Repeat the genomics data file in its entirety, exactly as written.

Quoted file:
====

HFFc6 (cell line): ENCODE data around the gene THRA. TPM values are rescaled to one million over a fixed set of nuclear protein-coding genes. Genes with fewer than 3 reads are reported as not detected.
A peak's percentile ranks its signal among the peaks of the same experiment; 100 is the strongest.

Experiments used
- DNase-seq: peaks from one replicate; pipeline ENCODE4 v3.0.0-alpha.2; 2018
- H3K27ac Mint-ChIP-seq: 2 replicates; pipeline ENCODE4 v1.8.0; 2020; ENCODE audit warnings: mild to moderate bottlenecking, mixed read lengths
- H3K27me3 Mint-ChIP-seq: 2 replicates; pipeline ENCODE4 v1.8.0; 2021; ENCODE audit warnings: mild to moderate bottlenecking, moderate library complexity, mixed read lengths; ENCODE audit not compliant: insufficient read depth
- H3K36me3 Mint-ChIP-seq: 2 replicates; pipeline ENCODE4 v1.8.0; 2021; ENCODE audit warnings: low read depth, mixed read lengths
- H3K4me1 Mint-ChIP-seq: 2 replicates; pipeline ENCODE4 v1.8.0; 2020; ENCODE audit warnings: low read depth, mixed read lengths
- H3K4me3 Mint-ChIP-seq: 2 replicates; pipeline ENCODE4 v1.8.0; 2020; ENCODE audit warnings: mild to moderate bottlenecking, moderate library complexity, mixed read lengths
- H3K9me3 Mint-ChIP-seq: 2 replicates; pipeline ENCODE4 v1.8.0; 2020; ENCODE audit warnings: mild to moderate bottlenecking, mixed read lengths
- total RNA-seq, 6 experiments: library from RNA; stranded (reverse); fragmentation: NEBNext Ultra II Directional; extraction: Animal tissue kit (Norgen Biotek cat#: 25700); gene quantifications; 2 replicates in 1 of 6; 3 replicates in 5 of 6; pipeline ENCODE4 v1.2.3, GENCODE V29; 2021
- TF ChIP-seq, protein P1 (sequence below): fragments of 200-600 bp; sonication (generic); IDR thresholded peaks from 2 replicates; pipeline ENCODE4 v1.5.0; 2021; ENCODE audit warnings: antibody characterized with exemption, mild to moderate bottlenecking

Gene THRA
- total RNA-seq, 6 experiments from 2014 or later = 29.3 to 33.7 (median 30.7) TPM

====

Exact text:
HFFc6 (cell line): ENCODE data around the gene THRA. TPM values are rescaled to one million over a fixed set of nuclear protein-coding genes. Genes with fewer than 3 reads are reported as not detected.
A peak's percentile ranks its signal among the peaks of the same experiment; 100 is the strongest.

Experiments used
- DNase-seq: peaks from one replicate; pipeline ENCODE4 v3.0.0-alpha.2; 2018
- H3K27ac Mint-ChIP-seq: 2 replicates; pipeline ENCODE4 v1.8.0; 2020; ENCODE audit warnings: mild to moderate bottlenecking, mixed read lengths
- H3K27me3 Mint-ChIP-seq: 2 replicates; pipeline ENCODE4 v1.8.0; 2021; ENCODE audit warnings: mild to moderate bottlenecking, moderate library complexity, mixed read lengths; ENCODE audit not compliant: insufficient read depth
- H3K36me3 Mint-ChIP-seq: 2 replicates; pipeline ENCODE4 v1.8.0; 2021; ENCODE audit warnings: low read depth, mixed read lengths
- H3K4me1 Mint-ChIP-seq: 2 replicates; pipeline ENCODE4 v1.8.0; 2020; ENCODE audit warnings: low read depth, mixed read lengths
- H3K4me3 Mint-ChIP-seq: 2 replicates; pipeline ENCODE4 v1.8.0; 2020; ENCODE audit warnings: mild to moderate bottlenecking, moderate library complexity, mixed read lengths
- H3K9me3 Mint-ChIP-seq: 2 replicates; pipeline ENCODE4 v1.8.0; 2020; ENCODE audit warnings: mild to moderate bottlenecking, mixed read lengths
- total RNA-seq, 6 experiments: library from RNA; stranded (reverse); fragmentation: NEBNext Ultra II Directional; extraction: Animal tissue kit (Norgen Biotek cat#: 25700); gene quantifications; 2 replicates in 1 of 6; 3 replicates in 5 of 6; pipeline ENCODE4 v1.2.3, GENCODE V29; 2021
- TF ChIP-seq, protein P1 (sequence below): fragments of 200-600 bp; sonication (generic); IDR thresholded peaks from 2 replicates; pipeline ENCODE4 v1.5.0; 2021; ENCODE audit warnings: antibody characterized with exemption, mild to moderate bottlenecking

Gene THRA
- total RNA-seq, 6 experiments from 2014 or later = 29.3 to 33.7 (median 30.7) TPM